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The Test

Soon after his return a month after the letter, he invited a friend over for dinner as a kind of skills test. Me not having an extensive amount of experience cooking, I failed on the homemade gravy that was to go over the rice. He criticized me, made fun of me and said, “Damn, I thought you could cook. This is awful.” Right in front of someone I didn’t even know. I tried to lighten the mood by making a joke about how being a Southern girl doesn’t mean you naturally know how to make gravy. Truth be told, we didn’t really eat it because of my father’s cardiac diet. That joke was also a failure and after I cleaned up, I excused myself to take a shower so I could stand in it and cry. I was incredibly embarrassed and I dreaded what would come later after his friend left. Would he yell at me? What would he say? How angry was he? Would he leave and go sleep on the sub that night? As it turned out, nothing happened. Exactly nothing. He didn’t speak to me, just got ready for bed and ignored me until he got home from work the next evening.

When you do not have solid, reliable, close relationships in your life, you are vulnerable to all sorts of things. If you are in a relationship with an abuser, you are at the mercy of his or her every whim and without those relationships to temper the effects of the abusive behavior you are likely to learn to believe every negative and demeaning word ever spoken to you, as I did. I tried very hard to be a good wife, to do what I thought was right, but I wasn’t strong or savvy enough yet to realize that the things I was doing would have been good in a healthy relationship.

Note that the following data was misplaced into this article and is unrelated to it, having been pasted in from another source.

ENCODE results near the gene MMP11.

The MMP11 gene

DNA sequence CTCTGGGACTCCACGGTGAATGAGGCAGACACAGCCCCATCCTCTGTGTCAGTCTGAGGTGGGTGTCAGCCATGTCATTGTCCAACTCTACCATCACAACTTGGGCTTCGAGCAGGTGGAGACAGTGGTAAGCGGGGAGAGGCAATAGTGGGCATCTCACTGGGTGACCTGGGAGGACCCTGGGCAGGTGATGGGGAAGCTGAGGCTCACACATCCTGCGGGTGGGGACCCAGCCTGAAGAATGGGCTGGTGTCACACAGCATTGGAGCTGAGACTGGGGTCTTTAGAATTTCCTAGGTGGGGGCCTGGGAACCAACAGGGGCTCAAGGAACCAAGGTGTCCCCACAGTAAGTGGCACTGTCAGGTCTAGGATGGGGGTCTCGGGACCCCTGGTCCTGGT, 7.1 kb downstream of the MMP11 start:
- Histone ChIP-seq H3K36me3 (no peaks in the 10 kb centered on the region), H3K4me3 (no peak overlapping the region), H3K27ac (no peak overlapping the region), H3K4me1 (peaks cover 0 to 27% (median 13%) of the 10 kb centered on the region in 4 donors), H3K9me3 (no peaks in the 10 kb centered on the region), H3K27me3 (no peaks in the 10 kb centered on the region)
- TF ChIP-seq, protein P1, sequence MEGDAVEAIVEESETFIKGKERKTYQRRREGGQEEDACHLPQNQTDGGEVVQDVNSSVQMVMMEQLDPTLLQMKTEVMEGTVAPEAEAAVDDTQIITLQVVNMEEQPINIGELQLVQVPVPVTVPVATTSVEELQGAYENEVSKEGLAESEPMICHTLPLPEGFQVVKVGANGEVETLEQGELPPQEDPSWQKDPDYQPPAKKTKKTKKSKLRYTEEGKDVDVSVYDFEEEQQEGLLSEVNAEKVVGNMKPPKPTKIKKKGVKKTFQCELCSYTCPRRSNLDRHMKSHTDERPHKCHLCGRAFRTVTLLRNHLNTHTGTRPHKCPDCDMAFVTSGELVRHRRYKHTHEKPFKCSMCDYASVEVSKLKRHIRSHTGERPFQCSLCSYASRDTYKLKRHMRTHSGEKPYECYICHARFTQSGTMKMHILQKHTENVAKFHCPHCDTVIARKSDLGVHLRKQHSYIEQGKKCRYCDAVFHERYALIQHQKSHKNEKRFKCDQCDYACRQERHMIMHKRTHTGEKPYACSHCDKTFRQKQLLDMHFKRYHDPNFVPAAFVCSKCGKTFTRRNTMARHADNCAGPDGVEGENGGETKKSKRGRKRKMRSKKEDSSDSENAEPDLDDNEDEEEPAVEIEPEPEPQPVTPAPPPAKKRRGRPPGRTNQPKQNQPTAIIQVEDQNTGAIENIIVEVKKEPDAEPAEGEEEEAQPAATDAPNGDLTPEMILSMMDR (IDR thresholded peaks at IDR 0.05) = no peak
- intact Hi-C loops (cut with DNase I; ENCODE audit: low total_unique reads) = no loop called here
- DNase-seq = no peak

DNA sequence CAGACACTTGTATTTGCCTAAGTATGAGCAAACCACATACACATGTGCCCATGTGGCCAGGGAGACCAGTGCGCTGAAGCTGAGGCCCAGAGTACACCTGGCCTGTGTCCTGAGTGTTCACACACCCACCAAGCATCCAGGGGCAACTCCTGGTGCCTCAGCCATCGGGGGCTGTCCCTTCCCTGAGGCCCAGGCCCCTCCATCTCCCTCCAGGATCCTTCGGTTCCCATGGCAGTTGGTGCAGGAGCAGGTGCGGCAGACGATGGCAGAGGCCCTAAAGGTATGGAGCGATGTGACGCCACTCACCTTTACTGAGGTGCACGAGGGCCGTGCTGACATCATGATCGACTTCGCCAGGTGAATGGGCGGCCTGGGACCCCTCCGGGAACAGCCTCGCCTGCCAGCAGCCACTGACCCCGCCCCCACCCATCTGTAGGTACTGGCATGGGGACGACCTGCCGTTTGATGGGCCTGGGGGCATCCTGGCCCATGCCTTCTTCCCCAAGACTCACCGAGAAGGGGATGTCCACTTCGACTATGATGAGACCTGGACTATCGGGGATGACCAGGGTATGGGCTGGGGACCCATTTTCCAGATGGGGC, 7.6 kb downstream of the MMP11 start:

Making Connections Is Important

No matter where you are or what you are doing as you read these words, please think carefully about your relationships with others. Do you have more than just one or two friends? Are there people that, if you called them with an emergency, you know without hesitation that they would drop everything and come to help you? Are there others for whom you would do the same? Do you belong to any sort of group where you can be nurtured as a human, such as a church, club or support group? If you don’t have these things, develop them. You are a wonderful creation and the world deserves to get to know you, as well as you deserving the comfort of just being with others.

Baby steps, my friends…but you can do it.

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Aubrey Cole

Aubrey Cole

I survived a quarter century of psychological, emotional, economic and sexual abuse. When I got out, I vowed to help others do the same and founded the Emotional Abuse Survivors Network project in 2012. Now, I offer hope and healing to others on their journey as they rediscover themselves. My forthcoming books, Bodies in the Basement and Define Winning, chronicle my experiences, escape, and recovery. There is nothing so special about me that others can't emerge and thrive.